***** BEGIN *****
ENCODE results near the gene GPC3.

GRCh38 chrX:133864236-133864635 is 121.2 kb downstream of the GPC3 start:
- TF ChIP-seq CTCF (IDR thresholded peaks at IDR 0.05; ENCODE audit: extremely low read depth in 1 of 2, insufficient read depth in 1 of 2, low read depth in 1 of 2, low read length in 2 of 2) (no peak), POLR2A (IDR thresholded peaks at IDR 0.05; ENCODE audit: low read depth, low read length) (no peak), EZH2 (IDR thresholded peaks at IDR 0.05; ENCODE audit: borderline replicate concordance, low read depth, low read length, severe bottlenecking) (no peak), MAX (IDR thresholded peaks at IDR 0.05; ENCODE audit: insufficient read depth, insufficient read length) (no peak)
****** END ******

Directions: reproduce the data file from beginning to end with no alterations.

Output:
ENCODE results near the gene GPC3.

GRCh38 chrX:133864236-133864635 is 121.2 kb downstream of the GPC3 start:
- TF ChIP-seq CTCF (IDR thresholded peaks at IDR 0.05; ENCODE audit: extremely low read depth in 1 of 2, insufficient read depth in 1 of 2, low read depth in 1 of 2, low read length in 2 of 2) (no peak), POLR2A (IDR thresholded peaks at IDR 0.05; ENCODE audit: low read depth, low read length) (no peak), EZH2 (IDR thresholded peaks at IDR 0.05; ENCODE audit: borderline replicate concordance, low read depth, low read length, severe bottlenecking) (no peak), MAX (IDR thresholded peaks at IDR 0.05; ENCODE audit: insufficient read depth, insufficient read length) (no peak)